James Alvin Palmer (born October 15, 1945 in New York, NY), best known as Jim Palmer and nicknamed "Cakes", is a former Major League Baseball right-handed starting pitcher who played his entire career for the Baltimore Orioles (1965-1984).
Palmer has been considered the best pitcher in the Orioles history. He was the main symbol of Baltimore's six championship teams between the 1960s and 1980s. Also, he is the only pitcher in the MLB history to win World Series games in three different decades (1966, 1970-71, 1983). During his career, he was almost finished by arm, shoulder, and back problems.
A high-kicking pitcher, Palmer picks up his first major league win on May 16, 1965, beating the Yankees at home, and hitting his first of his three majors home runs. He finished with a 5-4 record.
In 1966 Palmer joined the starting rotation. Baltimore rolled to the pennant, behind Frank Robinson?s MVP season. Palmer won his final game against the Oakland Athletics to clinch the ALCS. That October 6, he became the youngest pitcher (20 years, 11 months) to win a complete-game, World Series shutout, defeating Sandy Koufax and the Dodgers in Game Two, and the Orioles went on to sweep the series.
The next two seasons were frustrating for Palmer, as arm troubles shelved him. He threw just 49 innings in 1967 and was sent to minor league rehabilitation. Finally, thanks to surgery, work in the 1968 Instructional League and in winter ball, he regained his form.
In 1969 Palmer returned healthy, rejoining the Orioles rotation that included 20-game winners Dave McNally and Mike Cuellar, combining one of the finest starting staffs ever. That August 13, Palmer threw a no-hitter game against Oakland, just four days after coming off the disabled list. He finished the season with a mark of 16-4, 123 SO, 2.34 ERA, and .800 of winning percentage.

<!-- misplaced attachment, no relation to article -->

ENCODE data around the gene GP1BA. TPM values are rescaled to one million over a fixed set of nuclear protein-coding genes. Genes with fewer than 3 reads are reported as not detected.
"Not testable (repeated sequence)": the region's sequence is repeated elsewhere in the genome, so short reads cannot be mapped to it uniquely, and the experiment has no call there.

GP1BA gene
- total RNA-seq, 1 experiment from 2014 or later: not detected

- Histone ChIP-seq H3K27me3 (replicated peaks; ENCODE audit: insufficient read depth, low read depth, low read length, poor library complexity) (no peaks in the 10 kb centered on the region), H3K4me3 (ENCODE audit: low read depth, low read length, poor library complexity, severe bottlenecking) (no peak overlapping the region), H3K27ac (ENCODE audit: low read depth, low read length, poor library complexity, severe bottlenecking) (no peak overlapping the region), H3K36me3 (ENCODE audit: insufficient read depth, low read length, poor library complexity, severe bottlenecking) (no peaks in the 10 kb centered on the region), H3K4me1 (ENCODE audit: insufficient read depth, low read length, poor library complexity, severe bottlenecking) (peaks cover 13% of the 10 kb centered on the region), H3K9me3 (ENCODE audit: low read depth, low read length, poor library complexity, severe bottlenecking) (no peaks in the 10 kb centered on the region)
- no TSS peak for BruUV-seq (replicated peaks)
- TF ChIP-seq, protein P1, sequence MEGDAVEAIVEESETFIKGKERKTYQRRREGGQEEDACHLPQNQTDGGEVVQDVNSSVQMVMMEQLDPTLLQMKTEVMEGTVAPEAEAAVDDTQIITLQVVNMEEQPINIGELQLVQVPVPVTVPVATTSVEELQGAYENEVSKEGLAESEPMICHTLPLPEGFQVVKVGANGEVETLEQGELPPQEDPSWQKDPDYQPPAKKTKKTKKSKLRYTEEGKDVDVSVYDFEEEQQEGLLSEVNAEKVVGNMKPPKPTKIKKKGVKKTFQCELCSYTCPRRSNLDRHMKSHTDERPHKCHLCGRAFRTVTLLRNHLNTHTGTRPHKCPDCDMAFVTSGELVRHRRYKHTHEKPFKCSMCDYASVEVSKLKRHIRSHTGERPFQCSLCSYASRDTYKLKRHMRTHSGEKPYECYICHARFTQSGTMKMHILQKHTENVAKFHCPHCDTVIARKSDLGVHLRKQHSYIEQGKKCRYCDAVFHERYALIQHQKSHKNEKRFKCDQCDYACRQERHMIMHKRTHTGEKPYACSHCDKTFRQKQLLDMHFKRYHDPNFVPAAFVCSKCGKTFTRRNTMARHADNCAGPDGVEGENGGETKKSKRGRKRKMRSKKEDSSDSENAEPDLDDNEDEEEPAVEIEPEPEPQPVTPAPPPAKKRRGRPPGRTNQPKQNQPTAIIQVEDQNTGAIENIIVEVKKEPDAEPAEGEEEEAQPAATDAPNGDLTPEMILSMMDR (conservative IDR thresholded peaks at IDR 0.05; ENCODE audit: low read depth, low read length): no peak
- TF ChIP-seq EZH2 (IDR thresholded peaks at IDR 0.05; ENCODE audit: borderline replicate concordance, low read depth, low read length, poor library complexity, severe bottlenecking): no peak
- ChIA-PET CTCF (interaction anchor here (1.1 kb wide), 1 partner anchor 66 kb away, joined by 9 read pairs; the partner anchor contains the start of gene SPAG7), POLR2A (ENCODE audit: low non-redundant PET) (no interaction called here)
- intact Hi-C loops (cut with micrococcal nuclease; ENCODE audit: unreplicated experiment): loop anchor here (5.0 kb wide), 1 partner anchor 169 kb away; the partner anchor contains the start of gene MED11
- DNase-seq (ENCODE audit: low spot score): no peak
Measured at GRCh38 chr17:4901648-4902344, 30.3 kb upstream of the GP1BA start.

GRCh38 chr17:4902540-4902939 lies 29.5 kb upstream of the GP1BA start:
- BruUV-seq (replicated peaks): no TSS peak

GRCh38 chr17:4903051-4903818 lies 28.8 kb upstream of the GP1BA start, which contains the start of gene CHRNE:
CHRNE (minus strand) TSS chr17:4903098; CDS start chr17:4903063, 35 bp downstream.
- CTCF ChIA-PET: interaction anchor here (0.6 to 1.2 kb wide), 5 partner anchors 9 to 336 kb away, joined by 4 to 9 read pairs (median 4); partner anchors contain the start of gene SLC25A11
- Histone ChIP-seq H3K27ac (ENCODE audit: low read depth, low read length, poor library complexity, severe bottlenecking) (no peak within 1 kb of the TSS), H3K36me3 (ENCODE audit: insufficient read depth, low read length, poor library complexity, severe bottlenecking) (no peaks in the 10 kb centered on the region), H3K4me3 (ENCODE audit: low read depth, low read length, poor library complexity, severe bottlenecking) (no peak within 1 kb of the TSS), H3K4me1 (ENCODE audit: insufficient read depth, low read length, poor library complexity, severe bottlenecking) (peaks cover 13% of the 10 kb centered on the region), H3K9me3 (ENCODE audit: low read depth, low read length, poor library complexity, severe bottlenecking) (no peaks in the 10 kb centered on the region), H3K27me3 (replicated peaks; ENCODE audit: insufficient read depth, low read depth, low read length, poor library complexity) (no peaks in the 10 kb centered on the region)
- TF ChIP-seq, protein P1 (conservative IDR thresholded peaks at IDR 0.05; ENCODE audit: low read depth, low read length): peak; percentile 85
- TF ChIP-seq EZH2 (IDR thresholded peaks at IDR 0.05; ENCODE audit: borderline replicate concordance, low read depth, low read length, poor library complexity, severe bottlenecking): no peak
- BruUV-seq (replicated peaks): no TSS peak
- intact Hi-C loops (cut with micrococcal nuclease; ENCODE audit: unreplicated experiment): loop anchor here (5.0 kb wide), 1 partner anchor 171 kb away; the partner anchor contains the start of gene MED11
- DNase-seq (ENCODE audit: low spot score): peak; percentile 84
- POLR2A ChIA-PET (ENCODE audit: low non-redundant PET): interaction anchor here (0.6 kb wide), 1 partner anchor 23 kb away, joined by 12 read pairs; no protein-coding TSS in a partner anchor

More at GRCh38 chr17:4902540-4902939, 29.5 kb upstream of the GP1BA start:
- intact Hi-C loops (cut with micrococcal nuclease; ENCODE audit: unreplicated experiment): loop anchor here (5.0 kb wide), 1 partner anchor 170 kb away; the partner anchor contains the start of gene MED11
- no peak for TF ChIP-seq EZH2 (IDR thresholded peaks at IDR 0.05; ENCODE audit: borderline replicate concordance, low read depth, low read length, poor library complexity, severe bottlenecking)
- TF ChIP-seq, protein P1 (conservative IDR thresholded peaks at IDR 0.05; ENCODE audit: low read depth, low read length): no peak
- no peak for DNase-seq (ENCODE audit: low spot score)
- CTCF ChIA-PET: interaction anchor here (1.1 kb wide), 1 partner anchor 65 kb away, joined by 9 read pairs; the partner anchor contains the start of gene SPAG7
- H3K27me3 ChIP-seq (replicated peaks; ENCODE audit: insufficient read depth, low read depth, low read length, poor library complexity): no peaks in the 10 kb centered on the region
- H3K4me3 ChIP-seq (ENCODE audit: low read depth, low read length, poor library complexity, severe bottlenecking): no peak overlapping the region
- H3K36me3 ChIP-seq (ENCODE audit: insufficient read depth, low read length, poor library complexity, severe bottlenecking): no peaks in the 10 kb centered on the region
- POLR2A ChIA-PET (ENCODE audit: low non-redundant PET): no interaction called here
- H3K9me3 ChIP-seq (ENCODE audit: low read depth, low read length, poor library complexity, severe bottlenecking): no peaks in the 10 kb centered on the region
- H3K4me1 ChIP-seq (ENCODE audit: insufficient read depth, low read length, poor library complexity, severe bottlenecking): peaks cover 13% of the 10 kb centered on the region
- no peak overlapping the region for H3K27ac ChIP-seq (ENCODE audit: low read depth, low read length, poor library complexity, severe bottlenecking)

The next two years saw two more championships as the Orioles took their place among the great teams of all-time. In 1970 Cuellar went 24-8, McNally 24-9, Palmer 20-10; in 1971 the trio had 20-9, 21-5, 20-9, respectively, with Pat Dobson adding 20-8. Only one other team in MLB history, the 1920 Chicago White Sox, have had four 20-game winners.
Palmer won 21 games in 1972, and went 22-9, 158, 2.40 in 1973, walking off with his first Cy Young Award. The next year Palmer went 22-9, 158, 3.40, but his eight 20-win seasons were interrupted in 1974 when he was downed for eight weeks with elbow problems. He finished 7-12.
Again, Palmer was at his peak in 1975, winning 23 games, throwing 10 shutouts (allowing just 44 hits in those games), and fashioning a 2.09 ERA --all tops in the American League. He completed 25 games, even saved one, and allowed the batters a .216 of batting average. He won his second Cy Young award, and repeated his feat in 1976 (22-13, 2.51).
In 1977-78 Palmer won 20 and 21. Over the next six seasons he was hampered by arm fatigue and a myriad of minor injuries. He retired after the 1984 season. Seven years later, Palmer assists to the Orioles spring training camp as a non-roster player. After a struggling performance against the Boston Red Sox, he will retire again citing a hamstring injury.
In his 19-year career Palmer had a record of 268-152 , with 2212 strikeouts, 2.86 of earned run average, 521 games started, 211 complete games, and 53 shutouts in 3948 innings pitched, finishing his career without allowing a grand slam. In six ALCS and six WS, he had a combined record of 7-5, 90, 2.61, and two shutouts in 17 games.
Jim Palmer was selected to the Baseball Hall of Fame in 1990.
3-time Cy Young Award (1973, 1975-76)
5-time top 10 Cy Young Award (1970, 1972, 1977-78, 1982)
4-time Gold Glove (1976-79)
3-time top 10 MVP (1973, 1975-76)
8-time won 20-or-more games (1970-73, 1975-78)
3-time led league in wins (1975-77)
Led league in winning percentage (1982)
Twice league in ERA (1973, 1975)
Twice led league in GS (1976-77)
Led league in CG (1977)
Twice led league in SHO (1970, 1975)
4-time led league in IP (1970, 1976-78)
4-time pitched at least 305 innings (1970, 1975-77)
4-time pitched at least 275 innings (1971-73, 1978)